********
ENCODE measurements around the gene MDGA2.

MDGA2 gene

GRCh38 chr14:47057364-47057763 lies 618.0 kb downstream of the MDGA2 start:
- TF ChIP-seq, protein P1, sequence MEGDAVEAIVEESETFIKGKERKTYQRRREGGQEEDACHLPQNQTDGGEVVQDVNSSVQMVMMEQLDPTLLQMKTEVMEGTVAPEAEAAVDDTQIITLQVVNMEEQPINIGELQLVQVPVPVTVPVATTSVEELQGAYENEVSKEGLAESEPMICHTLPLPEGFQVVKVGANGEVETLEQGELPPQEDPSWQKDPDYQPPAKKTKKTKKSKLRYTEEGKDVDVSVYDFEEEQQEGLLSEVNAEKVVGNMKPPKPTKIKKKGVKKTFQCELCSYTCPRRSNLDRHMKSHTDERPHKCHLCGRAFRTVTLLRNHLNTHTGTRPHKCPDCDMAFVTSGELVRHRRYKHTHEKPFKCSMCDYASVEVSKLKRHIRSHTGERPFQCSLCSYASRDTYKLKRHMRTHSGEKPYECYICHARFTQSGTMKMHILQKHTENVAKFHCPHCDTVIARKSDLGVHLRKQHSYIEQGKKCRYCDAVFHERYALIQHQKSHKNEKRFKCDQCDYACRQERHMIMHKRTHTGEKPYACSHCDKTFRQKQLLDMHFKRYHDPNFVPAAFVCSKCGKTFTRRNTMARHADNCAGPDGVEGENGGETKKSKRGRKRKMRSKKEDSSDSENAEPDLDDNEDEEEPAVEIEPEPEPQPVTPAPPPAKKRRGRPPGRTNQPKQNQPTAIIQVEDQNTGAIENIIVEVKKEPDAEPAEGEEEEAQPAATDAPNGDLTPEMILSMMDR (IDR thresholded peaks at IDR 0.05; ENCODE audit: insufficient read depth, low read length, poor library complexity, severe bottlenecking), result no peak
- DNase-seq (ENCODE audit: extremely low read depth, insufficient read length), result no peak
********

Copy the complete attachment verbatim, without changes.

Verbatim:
ENCODE measurements around the gene MDGA2.

MDGA2 gene

GRCh38 chr14:47057364-47057763 lies 618.0 kb downstream of the MDGA2 start:
- TF ChIP-seq, protein P1, sequence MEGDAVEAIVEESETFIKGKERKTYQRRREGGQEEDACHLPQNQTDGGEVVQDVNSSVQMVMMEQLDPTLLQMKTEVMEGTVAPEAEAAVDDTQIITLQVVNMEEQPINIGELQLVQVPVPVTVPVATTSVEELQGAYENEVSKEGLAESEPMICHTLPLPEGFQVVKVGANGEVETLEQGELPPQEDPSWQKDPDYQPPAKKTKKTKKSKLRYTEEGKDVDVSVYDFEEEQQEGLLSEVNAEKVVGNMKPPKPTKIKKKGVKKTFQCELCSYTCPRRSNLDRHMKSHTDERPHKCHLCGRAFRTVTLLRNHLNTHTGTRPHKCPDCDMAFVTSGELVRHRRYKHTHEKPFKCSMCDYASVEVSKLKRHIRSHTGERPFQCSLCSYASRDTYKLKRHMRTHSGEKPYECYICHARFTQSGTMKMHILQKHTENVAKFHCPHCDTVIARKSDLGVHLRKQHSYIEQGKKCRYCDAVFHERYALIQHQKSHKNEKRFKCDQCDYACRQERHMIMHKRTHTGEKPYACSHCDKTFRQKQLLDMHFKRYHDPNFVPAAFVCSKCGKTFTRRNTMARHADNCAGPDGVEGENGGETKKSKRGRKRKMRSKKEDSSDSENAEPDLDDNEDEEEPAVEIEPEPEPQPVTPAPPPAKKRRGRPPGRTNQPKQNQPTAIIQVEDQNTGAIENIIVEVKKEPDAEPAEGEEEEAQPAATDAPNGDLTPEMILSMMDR (IDR thresholded peaks at IDR 0.05; ENCODE audit: insufficient read depth, low read length, poor library complexity, severe bottlenecking), result no peak
- DNase-seq (ENCODE audit: extremely low read depth, insufficient read length), result no peak